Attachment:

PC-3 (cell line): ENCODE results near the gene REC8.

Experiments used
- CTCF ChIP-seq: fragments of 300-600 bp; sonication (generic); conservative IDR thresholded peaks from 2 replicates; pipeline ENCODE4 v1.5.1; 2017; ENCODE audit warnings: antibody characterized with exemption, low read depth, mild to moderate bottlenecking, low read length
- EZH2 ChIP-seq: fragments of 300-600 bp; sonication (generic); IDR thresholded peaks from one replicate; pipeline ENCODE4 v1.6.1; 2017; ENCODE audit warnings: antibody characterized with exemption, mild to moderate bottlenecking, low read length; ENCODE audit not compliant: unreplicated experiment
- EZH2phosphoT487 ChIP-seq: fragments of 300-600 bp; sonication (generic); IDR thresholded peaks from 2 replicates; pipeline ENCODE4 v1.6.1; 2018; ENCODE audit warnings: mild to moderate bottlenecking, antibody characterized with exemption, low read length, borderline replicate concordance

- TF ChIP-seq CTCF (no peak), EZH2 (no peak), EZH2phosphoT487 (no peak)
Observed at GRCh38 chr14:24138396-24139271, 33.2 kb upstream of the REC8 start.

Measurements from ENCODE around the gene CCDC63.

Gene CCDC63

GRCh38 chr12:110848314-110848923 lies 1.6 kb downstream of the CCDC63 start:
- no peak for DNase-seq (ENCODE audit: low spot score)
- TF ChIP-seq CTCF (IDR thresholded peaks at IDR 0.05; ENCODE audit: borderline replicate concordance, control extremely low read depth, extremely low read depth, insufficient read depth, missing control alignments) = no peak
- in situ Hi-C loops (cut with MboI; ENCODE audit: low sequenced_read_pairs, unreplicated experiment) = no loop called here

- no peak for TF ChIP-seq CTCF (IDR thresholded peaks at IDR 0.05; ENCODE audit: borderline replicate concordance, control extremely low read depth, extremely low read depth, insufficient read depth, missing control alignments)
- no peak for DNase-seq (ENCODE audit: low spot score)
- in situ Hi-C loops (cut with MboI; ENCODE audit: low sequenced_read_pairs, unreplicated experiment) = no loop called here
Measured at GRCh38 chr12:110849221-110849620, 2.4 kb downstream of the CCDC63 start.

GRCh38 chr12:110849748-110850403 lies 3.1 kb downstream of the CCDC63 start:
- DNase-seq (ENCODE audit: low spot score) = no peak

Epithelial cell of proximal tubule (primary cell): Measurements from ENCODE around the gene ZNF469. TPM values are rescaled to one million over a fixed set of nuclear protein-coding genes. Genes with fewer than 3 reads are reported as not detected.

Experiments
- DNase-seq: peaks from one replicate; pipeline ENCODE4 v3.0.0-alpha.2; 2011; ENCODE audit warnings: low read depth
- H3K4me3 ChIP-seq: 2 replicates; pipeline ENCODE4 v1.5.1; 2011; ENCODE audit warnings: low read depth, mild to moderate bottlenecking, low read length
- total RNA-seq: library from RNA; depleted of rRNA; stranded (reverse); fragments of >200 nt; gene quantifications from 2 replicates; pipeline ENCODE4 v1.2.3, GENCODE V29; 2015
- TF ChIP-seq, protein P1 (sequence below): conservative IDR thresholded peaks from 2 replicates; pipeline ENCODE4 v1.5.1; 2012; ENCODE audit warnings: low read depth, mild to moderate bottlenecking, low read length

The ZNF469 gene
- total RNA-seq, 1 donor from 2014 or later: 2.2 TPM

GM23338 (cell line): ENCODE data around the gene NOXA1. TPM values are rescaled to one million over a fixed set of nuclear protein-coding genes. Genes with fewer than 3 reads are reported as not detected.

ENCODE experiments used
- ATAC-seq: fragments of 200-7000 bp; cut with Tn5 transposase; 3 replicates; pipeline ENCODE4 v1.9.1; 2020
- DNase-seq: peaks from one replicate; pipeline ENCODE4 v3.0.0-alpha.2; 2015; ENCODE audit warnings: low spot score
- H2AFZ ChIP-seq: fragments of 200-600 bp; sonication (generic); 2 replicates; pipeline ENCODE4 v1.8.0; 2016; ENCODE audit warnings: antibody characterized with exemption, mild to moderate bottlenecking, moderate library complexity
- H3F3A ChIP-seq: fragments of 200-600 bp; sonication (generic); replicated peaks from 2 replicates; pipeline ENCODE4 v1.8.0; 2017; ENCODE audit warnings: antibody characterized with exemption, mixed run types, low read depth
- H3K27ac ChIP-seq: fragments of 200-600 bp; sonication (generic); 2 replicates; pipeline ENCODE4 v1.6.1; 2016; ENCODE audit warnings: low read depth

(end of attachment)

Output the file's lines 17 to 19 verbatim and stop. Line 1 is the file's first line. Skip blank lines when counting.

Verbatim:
Measured at GRCh38 chr12:110849221-110849620, 2.4 kb downstream of the CCDC63 start.

GRCh38 chr12:110849748-110850403 lies 3.1 kb downstream of the CCDC63 start:
- DNase-seq (ENCODE audit: low spot score) = no peak